GINKO: FACE TO FACE WITH DIABOLIK

It’s more than right to imagine that the 2 main characters meet face to face in various occasions, the criminal and the incorruptible police inspector. There are various types of situations when they meet: when Diabolik is arrested and also the more unusual like when Diabolik collaborates with Ginko taking the sergeant’s place . The first is a classical and predictable situation. When Diabolik is arrested he doesn’t even speak to Ginko because he’s already planning his escape. There are other dramatic ones like in “Diabolik, Who Are You?”, in which the two enemies are both being held as  hostages by some murderers that want to eliminate them. In this occasion Ginko hopes  that his agents find him before Eva Kant does, but since this never happens, Ginko sees his criminal escape and also must admit that he saved his life. When he meets Ginko with a disguise, he behaves in a different way: first of all he has to be careful that Ginko doesn’t recognize him, then he tries to take advantage of the situation by trying to find out about the transfer of goods.  Sometimes, Diabolik laughs under his mask and thinks “if Ginko only knew who he’s talking to”.  As a matter of fact the authors, who are always on Diabolik’s side, make the inspector look naive, and create situations in which Ginko himself, unconsciously, helps his enemy: he saves his life, when the aspirant heirs of the person he is pretending to be with a disguise decide it’s time to read the will; he exculpates him, thanks to his accurate investigations, from the charge of murder set up by friends or relatives that had bad intentions; he hands right over  a precious jewel , thinking that he’s his assistant; he congratulates him personally, for a successful  fight against crime. The hard rule of the story is that only when it’s too late, the poor inspector realizes he was dealing with Diabolik, but at that point he just kicks himself, swallows the  bitter pill and tries to find , in Altea’s arms, the strength to go on and fight his eternal enemy.



ALTEA  OF  VALLENBERG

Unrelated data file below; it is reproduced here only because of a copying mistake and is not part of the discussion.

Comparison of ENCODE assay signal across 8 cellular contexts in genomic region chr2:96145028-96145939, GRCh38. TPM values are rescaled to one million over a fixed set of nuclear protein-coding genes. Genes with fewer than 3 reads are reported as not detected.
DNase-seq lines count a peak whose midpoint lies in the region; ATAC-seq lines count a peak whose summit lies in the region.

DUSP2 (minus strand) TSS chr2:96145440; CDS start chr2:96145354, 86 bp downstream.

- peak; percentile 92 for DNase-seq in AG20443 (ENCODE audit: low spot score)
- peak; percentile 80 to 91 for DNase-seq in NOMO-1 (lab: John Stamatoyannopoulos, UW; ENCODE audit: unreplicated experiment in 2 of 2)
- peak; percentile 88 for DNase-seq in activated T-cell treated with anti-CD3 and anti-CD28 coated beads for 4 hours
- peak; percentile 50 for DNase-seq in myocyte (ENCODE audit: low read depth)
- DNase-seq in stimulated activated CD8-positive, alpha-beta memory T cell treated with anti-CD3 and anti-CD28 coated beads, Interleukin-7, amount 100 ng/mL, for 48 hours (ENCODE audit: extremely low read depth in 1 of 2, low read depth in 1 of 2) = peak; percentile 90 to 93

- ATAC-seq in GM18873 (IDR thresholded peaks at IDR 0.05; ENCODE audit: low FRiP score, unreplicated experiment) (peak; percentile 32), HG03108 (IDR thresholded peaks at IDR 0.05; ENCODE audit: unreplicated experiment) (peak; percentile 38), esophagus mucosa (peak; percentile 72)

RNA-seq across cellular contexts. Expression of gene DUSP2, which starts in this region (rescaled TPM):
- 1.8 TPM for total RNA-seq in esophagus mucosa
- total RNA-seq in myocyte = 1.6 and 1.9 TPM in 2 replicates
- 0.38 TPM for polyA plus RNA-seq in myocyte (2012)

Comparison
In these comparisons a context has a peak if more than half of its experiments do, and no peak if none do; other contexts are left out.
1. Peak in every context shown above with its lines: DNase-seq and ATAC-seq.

The Duchess Altea of Vallenberg is one of the characters of the story, being “Ginko’s woman”.   Altea’s background is simple: she’s the king of Beglait’s cousin’s widow, she likes making high-class friends, traveling and sometimes taking part in political projects. Altea is the perfect woman: she comes from a rich family (she doesn’t work and she lives in a castle), she’s always elegant and cultivated, young and beautiful in every circumstance, even if Diabolik kidnaps her or if she catches a fatal disease (see “Shadow’s Death”, where she’s in a hospital bed but she’s wearing make-up).  Altea comes into Ginko’s life when there’s a political problem: Diabolik blackmails the Beglait monarchy and the negotiations are held right in the Duchess’ castle because it’s considered a neutral zone.  But she doesn’t have hard feelings towards the criminal because it’s in this circumstance that she meets the big love of her life: Ginko.  Altea and Ginko fall in love immediately, just like it had happened between Diabolik and Eva, realizing that it’s forever.  It couldn’t be otherwise, they’re the perfect couple: they’re both strong but sensitive towards people in difficult situations; they have their principles and values of life, they refuse any type of violence. Ginko, except for his only fault, perfectly in character with his role ( he’s the eternal Stakhanovite, who always gives priority to his work), is the perfect man for Altea. If this wasn’t so, how could it be  that a beautiful high-class woman with a lot of  men that would love to be with her, chooses to tie herself sentimentally with a simple police inspector, , even if a famous and admired one, he surely can’t offer her a luxurious life like she’s used to and like he can’t stand. Altea accepts the relationship with Ginko, in the good or bad, for love’s sake ( only once did she have hesitation,  she was  disappointed once again when Ginko missed out on another of their dates), but as a matter of fact she only has disadvantages being with him: Ginko’s rarely by her side, because his work takes him away and never accompanies Altea to her receptions ( the few times he did either he had to leave the party early or something happened like: burglaries, kidnappings or other problems); Ginko tells her directly that he can’t marry her because he’s a cop and so she’d be in danger too many times (see “The Last Move”), especially she would have to look out for Diabolik, because he knows about Ginko’s relationship with her and so she’d be the victim if he decides to have revenge or blackmail Ginko.  Moreover, she’s often in contact with Diabolik or Eva since they often disguise themselves  as Ginko and involve her in very dangerous situations.  There’s something strange, though: Altea doesn’t hate Diabolik or Eva like she should : Altea is often the two criminals’ accomplice because she’s grateful to them (see ”Shadow of Death” where she helps Eva make Diabolik escape from the hospital, because thanks to Eva, Ginko and other people save their lives). Obviously, she never regrets it because she doesn’t tell Ginko about it, since he’d never forgive her and their love story would end.  In short, Altea is polite, kind, good towards everyone, but deep inside she lies and what’s worse, to Ginko. But in a way she’s punished by “The superior Mind” that dominates the story, Altea has such bad luck that no one else could have. In these 35 years she goes through  thousands of mishaps: different criminals kidnap her, she’s blackmailed, forced to leave her own country in disguise because of a revolution; recently she has been a victim of one of the worse crimes: he’s invited to a  friend’s house, he’s paralyzed and she feels responsible for it, he makes passes at her  and then rapes her (“Rape”).  When this happens, Ginko isn’t there to help her, at least not in the beginning, Diabolik is , wearing his disguise as the inspector ( Diabolik with the a  little bit of humanity frees Ginko so he can help his woman). It’s interesting to see, how in more than one occasion, Eva never faces these sort of violence (who knows what kind of massacre Diabolik would organize for his revenge).  Altea, on the other hand, is sacrificed. Luckily, the world of the story-strips, unlike the real one, gives its characters a surprising quick recovery: so, just like Ginko and Eva detoxicate themselves from drugs in a few pages, so does Altea, get over this bad experience by the end of the story thanks to Ginko’s love. Altea, though, isn’t always a victim.  In more than one occasion , she shows that she has guts too: she has to save Ginko, so she puts on a blond wig, puts on vulgar make-up and sexy clothes so she can mingle with the bad crowd and get information and exculpate Ginko. Beautiful Altea, with eyes the color of the sky (that’s how Ginko calls them when they first meet in “The Big Blackmail”) is all in all presented as a positive character, the right woman  for the most incorruptible inspector in the world.  And yet she looks like Eva a lot especially when she’s worried about her man and ready to do anything to help him. Maybe for this reason when the two women meet each other they help themselves out . Who knows, maybe one day they will become like two great friends that meet  in famous cafes, confiding in one another how difficult it is to live with the world’s most famous criminal and  respected police inspector.